Leann Shamash
Author of the blog Words Have Wings

A moment of pause

Photograph by Leann Shamash
Leviticus 10:1-3 (Translation from Sefaria) "Now Aaron’s sons Nadab and Abihu each took his fire pan, put fire in it, and laid incense on it; and they offered before the LORD alien fire, which He had not enjoined upon them. And fire came forth from the LORD and consumed them; thus they died at the instance of the LORD. Then Moses said to Aaron, “This is what the LORD meant when He said: Through those near to Me I show Myself holy, And gain glory before all the people.” And Aaron was silent."
For the first eleven chapters of VaYikra, the third book of Torah, we receive thorough instructions of how to perform the different types of sacrifices Aaron is to make and a detailed description of the Mishkan. Until this point Sefer Vayikra has read like a “how-to” book and the text has been dry and precise.
As the reader proceeds through the text there is little expectation of what will come next. We read how Aaron finally makes the first sacrifice followed by blessing the people who have assembled. Aaron’s sons Nadab and Abihu proceed to offer, they offer “alien fire” in their fire pans. Without warning these “alien fires” are rejected and Aaron’s sons are incinerated. After the event Moses says to Aaron, “Then Moses said to Aaron, “This is what the LORD meant when He said: Through those near to Me I show Myself holy, And gain glory before all the people.” And Aaron was silent.” (translation from Sefaria)
These passages in Vayikra are reminiscent of other instances in history when the unexpected occurs. It brought to mind parallels to the Boston Marathon in 2013. The build-up to the marathon, the training, the detail to every aspect of the race over time. And then the actual running of the race happens and as the runners ran toward the sought-after finish-line, the unimaginable happens and a series of explosions occur. Limbs are blown off, people are killed and life is changed for thousands in the space of seconds. I remember hearing accounts from people saying that directly after the event, before the rescues, before the sirens and hunts and the recognition of the enormity of the event, there was just a moment of nothingness, of silence.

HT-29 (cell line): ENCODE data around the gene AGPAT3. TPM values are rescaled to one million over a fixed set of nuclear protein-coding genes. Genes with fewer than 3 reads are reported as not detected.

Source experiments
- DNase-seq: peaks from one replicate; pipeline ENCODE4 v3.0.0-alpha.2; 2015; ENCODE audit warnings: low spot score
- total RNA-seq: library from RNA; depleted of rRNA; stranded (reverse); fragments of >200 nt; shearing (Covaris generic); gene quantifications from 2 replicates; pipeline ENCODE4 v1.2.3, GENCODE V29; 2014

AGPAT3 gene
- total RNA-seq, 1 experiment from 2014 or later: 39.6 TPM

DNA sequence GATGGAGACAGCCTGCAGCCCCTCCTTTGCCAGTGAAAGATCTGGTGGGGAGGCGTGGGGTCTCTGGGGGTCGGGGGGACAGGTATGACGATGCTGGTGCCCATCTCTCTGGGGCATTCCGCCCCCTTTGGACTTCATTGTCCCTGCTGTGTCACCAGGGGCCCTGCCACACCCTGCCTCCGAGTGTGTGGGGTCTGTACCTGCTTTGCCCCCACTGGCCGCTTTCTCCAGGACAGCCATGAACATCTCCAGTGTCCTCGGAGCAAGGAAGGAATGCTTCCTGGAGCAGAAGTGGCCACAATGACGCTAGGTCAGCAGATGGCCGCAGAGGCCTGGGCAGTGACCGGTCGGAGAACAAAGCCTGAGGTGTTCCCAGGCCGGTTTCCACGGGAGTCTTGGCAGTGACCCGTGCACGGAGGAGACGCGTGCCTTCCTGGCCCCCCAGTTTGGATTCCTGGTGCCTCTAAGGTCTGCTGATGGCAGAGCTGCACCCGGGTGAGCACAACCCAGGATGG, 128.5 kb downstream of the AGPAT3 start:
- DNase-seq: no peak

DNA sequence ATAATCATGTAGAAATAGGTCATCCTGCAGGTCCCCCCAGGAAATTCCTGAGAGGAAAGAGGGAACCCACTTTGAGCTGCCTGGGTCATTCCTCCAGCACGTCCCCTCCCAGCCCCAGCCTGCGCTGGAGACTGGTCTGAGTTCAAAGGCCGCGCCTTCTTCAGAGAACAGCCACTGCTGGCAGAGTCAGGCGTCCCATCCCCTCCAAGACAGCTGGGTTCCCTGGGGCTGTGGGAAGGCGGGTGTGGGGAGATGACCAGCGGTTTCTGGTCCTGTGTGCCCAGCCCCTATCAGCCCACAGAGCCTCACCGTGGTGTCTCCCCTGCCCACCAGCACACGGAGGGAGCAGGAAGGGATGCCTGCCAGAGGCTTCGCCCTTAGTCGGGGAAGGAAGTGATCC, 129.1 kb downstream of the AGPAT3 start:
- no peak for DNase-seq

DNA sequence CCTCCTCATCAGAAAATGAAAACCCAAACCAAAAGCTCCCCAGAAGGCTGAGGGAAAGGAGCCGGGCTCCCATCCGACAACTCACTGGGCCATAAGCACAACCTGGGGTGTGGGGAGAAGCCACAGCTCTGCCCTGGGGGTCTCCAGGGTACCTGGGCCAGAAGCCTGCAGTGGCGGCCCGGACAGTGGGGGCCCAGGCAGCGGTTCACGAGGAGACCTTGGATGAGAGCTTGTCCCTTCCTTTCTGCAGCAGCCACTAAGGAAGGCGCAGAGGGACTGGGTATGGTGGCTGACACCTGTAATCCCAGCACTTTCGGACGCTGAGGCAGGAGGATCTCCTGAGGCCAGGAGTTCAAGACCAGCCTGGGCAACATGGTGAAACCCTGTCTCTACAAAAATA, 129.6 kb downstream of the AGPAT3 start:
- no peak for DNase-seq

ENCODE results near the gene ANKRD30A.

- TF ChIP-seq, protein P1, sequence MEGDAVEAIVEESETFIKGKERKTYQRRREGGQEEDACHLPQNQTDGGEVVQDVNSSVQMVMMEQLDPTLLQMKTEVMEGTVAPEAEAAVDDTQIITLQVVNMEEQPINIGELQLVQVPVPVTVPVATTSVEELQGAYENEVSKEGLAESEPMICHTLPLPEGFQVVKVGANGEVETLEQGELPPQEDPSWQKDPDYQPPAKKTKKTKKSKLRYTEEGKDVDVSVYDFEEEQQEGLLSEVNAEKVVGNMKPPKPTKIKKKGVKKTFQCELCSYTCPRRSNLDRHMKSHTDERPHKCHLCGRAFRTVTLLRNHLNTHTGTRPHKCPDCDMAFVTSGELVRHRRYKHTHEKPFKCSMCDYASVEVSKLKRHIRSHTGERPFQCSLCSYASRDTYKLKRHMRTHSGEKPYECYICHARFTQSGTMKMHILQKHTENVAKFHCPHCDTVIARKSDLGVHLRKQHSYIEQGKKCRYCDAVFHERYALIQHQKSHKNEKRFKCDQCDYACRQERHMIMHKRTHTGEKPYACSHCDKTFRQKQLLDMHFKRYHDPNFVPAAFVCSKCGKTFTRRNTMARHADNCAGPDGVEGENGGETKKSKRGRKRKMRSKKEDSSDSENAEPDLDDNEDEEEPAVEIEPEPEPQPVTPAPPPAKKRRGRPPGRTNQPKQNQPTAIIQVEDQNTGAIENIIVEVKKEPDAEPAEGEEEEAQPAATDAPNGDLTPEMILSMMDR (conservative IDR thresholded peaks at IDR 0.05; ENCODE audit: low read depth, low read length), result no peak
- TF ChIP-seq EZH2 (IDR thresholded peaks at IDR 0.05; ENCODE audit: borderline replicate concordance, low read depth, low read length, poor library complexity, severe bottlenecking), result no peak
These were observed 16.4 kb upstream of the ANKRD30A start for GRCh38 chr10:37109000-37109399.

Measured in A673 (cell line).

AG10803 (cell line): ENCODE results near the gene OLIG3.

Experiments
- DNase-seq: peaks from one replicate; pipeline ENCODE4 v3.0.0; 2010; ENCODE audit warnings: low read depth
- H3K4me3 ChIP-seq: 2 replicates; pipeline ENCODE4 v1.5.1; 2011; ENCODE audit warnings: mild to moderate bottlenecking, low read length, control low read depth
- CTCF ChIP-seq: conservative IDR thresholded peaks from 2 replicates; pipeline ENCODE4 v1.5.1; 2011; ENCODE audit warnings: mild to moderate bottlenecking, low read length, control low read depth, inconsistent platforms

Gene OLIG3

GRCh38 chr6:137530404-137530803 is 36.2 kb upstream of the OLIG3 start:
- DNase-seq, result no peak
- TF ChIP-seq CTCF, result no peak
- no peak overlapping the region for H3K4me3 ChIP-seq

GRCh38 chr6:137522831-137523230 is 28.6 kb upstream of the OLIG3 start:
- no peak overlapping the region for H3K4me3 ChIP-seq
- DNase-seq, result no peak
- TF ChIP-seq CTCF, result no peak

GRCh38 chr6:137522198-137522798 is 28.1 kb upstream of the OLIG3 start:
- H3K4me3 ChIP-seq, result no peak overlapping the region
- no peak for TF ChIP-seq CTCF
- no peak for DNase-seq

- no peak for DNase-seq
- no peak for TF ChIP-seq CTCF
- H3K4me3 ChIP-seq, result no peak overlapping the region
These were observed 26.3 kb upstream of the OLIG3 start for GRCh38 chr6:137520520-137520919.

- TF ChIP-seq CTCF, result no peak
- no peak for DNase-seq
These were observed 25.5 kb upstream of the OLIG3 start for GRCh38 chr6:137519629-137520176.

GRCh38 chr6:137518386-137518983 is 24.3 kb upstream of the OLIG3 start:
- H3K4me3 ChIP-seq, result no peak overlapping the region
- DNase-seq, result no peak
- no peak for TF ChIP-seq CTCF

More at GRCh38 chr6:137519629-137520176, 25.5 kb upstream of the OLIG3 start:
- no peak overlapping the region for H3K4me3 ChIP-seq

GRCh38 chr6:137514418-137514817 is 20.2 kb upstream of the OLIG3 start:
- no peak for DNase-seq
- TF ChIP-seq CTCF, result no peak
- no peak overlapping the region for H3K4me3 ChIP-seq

That moment of silence is the subject of this week’s poem. In the moment after the death of Aaron’s sons, Aaron is silent. What does that moment of silence represent? We all have our own “moments of pause.”



There is a moment

after the explosion,

after the storm has hit,

after the shot was fired,

after the consuming blaze.

A simple pause

when silence reigns

and time freezes.

As the ashes fall.

As the smoke settles.

As the news sinks in.


A moment of transition


In the space of that moment

life resets,

as our hearts break.


Can you hear a heart breaking?


In the space of that moment

our eyes learn to re-see,

to accept this fate,

to begin again,

to rise from the ashes.


In the space of that moment,

that silent moment,

that forever moment,

we say our goodbyes.


If only

that moment

could s t r e t c h for eternity.

That silent pause between

past and present,

between what has been

and what is to come.



About the Author
After a career in Jewish education, Leann Shamash is the author of the blog Words Have Wings, which addresses the parsha of the week through poetry.
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